m (clean up, References using AWB)
A '''plug-compatible''' machine is one that has been designed to be [[backwards compatible]] with a prior machine. In particular, a new [[computer system]] that is plug-compatible has not only the same connectors and protocol interfaces to peripherals, but also [[binary code compatibility]]
The term may also be used to define replacement criteria for other components available from multiple sources. For example, a plug-compatible cooling fan may need to have not only the same physical size and shape, but also similar capability, run from the same voltage, use similar power, attach with a standard electrical connector, and have similar mounting arrangements. Some non-conforming units may be re-packaged or modified to meet plug-compatible requirements, as where an adapter plate is provided for mounting, or a different tool and instructions are supplied for installation, and these modifications would be reflected in the [[bill of materials]] for such components. Similar issues arise for computer system interfaces when competitors wish to offer an easy upgrade path.
The term PCM was originally applied to manufacturers who made replacements for [[IBM]] peripherals and later IBM mainframes.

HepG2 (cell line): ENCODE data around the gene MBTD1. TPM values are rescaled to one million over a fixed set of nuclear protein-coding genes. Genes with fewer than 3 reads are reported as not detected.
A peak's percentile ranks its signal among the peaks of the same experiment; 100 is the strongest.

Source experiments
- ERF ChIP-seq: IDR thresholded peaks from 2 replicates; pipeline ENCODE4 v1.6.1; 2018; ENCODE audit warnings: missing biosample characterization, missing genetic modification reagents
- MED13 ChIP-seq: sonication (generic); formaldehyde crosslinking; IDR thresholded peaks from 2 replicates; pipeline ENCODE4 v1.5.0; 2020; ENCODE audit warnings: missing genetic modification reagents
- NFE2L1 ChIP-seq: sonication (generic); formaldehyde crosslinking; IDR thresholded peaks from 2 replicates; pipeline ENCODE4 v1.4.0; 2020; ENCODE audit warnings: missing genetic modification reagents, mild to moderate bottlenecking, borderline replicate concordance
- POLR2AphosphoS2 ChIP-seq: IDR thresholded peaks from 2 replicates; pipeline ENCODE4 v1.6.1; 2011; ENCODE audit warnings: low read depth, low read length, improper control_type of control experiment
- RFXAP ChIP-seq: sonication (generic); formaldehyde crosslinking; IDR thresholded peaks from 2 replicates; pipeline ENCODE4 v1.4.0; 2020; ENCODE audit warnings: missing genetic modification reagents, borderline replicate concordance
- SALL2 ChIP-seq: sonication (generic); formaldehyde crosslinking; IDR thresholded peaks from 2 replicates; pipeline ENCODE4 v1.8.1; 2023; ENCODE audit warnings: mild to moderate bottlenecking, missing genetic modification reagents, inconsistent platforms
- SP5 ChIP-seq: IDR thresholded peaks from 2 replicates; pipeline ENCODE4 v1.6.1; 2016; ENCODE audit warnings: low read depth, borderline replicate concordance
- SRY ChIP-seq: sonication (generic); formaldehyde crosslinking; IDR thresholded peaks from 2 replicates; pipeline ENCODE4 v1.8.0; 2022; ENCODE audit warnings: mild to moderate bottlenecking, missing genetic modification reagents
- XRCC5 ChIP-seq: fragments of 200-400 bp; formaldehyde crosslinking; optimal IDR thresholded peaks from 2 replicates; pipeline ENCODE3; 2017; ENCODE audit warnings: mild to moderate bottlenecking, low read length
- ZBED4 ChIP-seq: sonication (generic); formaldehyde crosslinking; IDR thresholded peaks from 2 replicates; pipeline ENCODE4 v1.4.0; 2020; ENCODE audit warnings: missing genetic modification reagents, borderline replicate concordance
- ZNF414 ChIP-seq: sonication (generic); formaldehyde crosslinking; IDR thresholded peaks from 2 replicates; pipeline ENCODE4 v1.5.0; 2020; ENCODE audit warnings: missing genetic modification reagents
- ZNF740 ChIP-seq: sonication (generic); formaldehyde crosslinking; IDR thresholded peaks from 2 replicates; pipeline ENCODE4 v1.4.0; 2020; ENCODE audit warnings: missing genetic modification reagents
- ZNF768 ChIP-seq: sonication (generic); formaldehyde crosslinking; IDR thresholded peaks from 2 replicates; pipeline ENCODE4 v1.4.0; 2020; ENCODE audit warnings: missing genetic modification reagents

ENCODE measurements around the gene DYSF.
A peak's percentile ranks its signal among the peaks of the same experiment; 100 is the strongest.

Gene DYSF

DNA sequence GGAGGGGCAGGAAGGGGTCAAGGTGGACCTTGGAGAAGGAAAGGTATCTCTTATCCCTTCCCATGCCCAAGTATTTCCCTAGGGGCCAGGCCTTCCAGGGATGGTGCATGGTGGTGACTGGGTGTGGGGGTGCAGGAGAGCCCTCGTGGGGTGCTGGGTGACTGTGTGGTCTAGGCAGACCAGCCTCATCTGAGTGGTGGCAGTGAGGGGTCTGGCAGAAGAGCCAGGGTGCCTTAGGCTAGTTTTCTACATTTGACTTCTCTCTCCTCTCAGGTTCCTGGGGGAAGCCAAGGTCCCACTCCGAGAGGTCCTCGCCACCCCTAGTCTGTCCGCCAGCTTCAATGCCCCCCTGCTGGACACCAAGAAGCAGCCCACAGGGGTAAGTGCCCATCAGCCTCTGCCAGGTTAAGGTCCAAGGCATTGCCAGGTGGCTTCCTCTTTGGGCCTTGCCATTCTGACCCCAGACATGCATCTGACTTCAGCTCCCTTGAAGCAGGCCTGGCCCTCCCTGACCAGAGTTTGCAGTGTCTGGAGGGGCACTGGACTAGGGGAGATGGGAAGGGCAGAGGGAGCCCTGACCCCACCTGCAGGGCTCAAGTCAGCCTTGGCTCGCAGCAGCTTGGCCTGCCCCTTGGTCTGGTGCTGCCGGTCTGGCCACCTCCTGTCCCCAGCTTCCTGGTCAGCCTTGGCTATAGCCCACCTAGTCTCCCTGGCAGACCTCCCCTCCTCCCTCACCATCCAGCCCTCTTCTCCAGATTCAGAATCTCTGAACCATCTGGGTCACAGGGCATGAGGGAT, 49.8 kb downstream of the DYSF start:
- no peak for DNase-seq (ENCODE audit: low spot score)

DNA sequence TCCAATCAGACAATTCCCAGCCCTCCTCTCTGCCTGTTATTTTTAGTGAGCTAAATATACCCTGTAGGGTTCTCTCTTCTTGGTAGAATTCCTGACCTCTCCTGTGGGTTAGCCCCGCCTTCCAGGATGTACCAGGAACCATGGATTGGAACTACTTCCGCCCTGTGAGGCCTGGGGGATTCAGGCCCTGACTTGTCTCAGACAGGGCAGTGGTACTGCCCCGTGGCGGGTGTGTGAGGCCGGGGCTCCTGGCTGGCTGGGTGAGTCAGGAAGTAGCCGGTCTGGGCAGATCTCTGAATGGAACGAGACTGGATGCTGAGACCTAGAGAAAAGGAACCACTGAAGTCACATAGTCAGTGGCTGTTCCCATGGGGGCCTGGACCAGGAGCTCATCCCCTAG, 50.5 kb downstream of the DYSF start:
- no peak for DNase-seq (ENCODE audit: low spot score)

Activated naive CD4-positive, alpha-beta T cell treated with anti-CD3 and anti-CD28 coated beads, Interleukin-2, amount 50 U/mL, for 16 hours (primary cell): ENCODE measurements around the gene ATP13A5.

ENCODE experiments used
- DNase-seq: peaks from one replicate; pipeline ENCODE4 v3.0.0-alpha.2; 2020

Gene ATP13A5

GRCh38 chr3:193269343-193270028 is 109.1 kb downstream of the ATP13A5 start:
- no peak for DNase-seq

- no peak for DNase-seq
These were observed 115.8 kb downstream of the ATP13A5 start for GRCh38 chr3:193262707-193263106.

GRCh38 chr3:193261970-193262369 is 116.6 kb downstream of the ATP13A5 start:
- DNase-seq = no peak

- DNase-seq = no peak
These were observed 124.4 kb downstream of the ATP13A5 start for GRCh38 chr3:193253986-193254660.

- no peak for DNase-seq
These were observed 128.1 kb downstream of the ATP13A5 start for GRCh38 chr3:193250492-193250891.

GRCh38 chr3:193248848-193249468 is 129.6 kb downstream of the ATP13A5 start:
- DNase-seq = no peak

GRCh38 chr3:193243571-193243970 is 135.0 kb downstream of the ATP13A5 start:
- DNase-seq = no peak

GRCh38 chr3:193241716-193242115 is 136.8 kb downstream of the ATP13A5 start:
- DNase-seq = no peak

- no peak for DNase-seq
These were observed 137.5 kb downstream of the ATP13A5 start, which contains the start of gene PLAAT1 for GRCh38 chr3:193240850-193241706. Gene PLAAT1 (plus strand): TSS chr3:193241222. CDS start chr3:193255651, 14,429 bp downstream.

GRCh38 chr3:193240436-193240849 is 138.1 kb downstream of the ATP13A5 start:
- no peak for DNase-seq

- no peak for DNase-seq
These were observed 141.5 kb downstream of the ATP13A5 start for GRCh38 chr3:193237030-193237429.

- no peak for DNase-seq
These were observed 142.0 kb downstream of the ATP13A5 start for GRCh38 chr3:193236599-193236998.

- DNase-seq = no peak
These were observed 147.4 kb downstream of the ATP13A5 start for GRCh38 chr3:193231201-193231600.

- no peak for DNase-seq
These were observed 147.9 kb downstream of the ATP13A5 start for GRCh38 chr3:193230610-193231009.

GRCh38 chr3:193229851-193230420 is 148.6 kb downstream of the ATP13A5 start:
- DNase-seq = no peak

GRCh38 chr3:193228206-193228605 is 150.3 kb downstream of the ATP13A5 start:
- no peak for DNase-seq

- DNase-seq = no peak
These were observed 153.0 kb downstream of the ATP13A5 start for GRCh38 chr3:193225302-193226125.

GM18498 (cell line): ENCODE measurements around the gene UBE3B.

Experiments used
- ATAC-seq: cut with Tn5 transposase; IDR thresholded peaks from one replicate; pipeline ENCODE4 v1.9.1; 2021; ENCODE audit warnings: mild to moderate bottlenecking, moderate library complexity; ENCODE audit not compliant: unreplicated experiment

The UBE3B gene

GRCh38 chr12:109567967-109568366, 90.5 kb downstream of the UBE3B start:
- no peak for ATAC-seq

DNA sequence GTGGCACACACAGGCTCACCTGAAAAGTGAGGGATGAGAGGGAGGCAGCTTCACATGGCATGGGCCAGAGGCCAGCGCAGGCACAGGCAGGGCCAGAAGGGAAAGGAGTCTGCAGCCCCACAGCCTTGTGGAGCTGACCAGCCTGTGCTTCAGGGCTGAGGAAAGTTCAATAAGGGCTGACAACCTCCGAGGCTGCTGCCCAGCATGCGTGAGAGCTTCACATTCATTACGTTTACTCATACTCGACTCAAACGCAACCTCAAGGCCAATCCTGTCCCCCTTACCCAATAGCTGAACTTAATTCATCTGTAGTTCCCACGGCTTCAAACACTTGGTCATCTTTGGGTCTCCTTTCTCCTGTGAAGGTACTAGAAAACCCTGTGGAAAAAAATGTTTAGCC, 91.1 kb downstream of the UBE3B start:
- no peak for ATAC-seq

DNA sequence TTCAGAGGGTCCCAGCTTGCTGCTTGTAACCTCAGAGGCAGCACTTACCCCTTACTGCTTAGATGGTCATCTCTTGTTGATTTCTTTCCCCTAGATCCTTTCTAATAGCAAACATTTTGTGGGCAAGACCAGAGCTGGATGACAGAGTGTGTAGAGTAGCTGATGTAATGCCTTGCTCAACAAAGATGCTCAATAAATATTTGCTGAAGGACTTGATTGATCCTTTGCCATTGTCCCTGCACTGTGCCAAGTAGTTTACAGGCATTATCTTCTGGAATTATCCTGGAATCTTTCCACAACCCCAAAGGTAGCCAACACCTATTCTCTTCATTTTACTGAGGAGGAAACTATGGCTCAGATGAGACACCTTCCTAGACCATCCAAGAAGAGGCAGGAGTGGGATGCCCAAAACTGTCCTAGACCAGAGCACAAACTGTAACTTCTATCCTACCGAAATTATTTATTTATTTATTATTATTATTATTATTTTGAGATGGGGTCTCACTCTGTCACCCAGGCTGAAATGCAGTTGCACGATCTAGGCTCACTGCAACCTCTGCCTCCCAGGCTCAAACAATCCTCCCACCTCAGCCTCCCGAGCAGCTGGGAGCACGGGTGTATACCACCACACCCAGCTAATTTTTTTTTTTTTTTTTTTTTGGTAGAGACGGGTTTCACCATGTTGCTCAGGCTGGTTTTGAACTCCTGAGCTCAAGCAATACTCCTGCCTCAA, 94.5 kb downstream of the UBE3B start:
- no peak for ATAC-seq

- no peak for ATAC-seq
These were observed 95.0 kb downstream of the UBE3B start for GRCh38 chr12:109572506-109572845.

The first example of a plug compatible IBM subsystems were tape drives and controls offered by [[
| author=Pugh et al
| title=IBM's 360 and Early 370 Systems
}}</ref> [[Memorex]] in 1968 was first to enter the IBM plug-compatible disk followed shortly thereafter by a number of suppliers such as CDC, Itel, etc. Ultimately plug-compatible products were offered for most peripherals and system main memory.<ref>"HISTORICAL NARRATIVE STATEMENTOF RICHARD B. MANCKE, FRANKLIN M. FISHER AND JAMESW. McKIE," Exhibit 14971, US vs. IBM, Section 50, p. 750-796, July 1980</ref>
The original example of PCM mainframes was the [[Amdahl Corporation|Amdahl]] [[Amdahl 470|470]] [[mainframe computer]] which was plug-compatible with the [[IBM]] [[System 360]] and [[System 370|370]], costing millions of dollars to develop. An IBM customer could literally remove the 360 or 370 on Friday, install the Amdahl 470, attach the same connectors from the peripherals to the channel interfaces, and have the new mainframe up and running the same software on Sunday night. Unfortunately, system status indicators for operators of the new system were very different, which introduced a learning curve for operators and service technicians.
Similar systems were available from [[Comparex]], [[Fujitsu]] and [[Hitachi, Ltd.|Hitachi]], and there were a wide variety of companies providing disk subsystems, including [[Memorex]] and [[Storage Technology Corporation]].
[[Category:Classes of computers]]